•  Is the topic off-limits for prophecy?  “We need to be extremely wary if, for example, someone prophesies that we might marry a particular person.”  

The role of prophecy in the church today, Roberts states, can be determined by how it functioned in New Testament times. He points to a number of functions of prophecy:

•  Prophecy can warn of coming events. He points to the famine predicted in Acts 11. 
•  Prophecy can set us on the right course (or confirm it). “Alongside taking advice and weighing up our options,” he says, “Christians usually seek guidance from God through prayer, sometimes through a discernment process, and sometimes through prophetic input.”
•  Prophecy can help us see the consequences of our plans. Even if prophecy warns of a negative outcome, Roberts says it doesn’t usurp an individual’s freedom to choose. “The recipient of a prophecy has the final say and, therefore, the person concerned takes full responsibility for how to respond to it.” 
•  Prophecy can bring encouragement and affirmation. “A prophetic word can simply communicate to the recipient that God is aware of them and their situation.
•  Prophecy can capture our imagination. “Dreams and visions sometimes employ imaginative imagery to communicate their message.”  


“Many Christians today are rightly concerned about prophecy,” Roberts says. “Some believe it is misguided, or even quite dangerous. Indeed, many of us have had first-hand experiences of the misuse of prophecy or poor prophetic practice, while some have even witnessed the abuse of prophetic gifts for personal gain.”  

Roberts offers the example of a well-known figure in the U.S., who had to apologize when his prophecies concerning the outcome of the 2020 election proved to be incorrect. “Although several of those involved have followed his example and publicly admitted their failings, others have refused to apologize and to learn lessons from their mistakes. One common response has been to ‘move the goalposts’ and state that the prophecies were true in substance but that the date was wrong.” To prevent and deal with such abuses, Roberts says the church needs to focus in four areas:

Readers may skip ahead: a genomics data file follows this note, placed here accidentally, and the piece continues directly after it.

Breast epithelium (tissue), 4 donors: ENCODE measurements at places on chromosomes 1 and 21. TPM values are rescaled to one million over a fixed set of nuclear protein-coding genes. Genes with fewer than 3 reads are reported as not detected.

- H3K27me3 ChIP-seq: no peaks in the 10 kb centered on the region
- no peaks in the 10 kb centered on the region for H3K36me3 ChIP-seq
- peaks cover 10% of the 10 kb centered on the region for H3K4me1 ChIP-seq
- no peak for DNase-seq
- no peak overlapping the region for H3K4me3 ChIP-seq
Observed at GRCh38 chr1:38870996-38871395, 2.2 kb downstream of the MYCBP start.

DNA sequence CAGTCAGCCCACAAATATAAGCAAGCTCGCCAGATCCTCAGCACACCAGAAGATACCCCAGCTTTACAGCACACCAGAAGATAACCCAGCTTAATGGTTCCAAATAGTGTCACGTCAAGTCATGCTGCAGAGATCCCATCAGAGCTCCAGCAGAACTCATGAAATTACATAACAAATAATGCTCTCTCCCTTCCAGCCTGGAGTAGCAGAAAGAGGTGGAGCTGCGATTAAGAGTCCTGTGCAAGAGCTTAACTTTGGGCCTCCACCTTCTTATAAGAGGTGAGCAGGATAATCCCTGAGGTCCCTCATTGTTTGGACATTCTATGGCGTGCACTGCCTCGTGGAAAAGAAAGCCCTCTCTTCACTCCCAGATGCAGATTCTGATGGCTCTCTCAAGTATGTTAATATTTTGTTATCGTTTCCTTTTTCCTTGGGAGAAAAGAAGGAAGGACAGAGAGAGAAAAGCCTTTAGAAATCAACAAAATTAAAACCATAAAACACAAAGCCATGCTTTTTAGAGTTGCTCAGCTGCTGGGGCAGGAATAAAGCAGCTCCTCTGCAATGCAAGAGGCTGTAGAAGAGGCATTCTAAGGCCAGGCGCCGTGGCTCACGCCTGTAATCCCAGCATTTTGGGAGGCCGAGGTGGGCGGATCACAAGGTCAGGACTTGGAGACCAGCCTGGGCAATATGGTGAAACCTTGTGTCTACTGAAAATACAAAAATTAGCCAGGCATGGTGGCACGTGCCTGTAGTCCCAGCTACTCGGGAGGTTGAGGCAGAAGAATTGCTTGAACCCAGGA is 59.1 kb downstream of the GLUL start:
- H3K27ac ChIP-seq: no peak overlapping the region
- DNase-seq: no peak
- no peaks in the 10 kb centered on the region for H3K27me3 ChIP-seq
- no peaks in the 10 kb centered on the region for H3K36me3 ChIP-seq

•  “We need to reaffirm the central place that prophecy should play in the life of the people of God.” 
•  “We need to understand the full spectrum of prophetic gifts.” 
•  “We need to ensure that adequate safeguards are in place.”
•  “We need to look again at the witness and teaching of scripture, our measuring stick, so that we can ‘test all things.’”

Even more than the gifts of the Spirit, Roberts believes we should first focus elsewhere. “I am convinced that in God’s eyes, character, the fruit of the Spirit in our lives, is much more important than giftedness. The combination of great gifts and unchecked character flaws wreaks havoc, something which, sadly, I have also observed in other settings.”

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About The Author

Julie Blim

Julie produced and assigned a variety of features for The 700 Club since 1996, meeting a host of interesting people across America. Now she produces guest materials, reading a whole lot of inspiring books. A native of Joliet, IL, Julie is grateful for her church, friends, nieces, nephews, dogs, and enjoys tennis, ballroom dancing, and travel.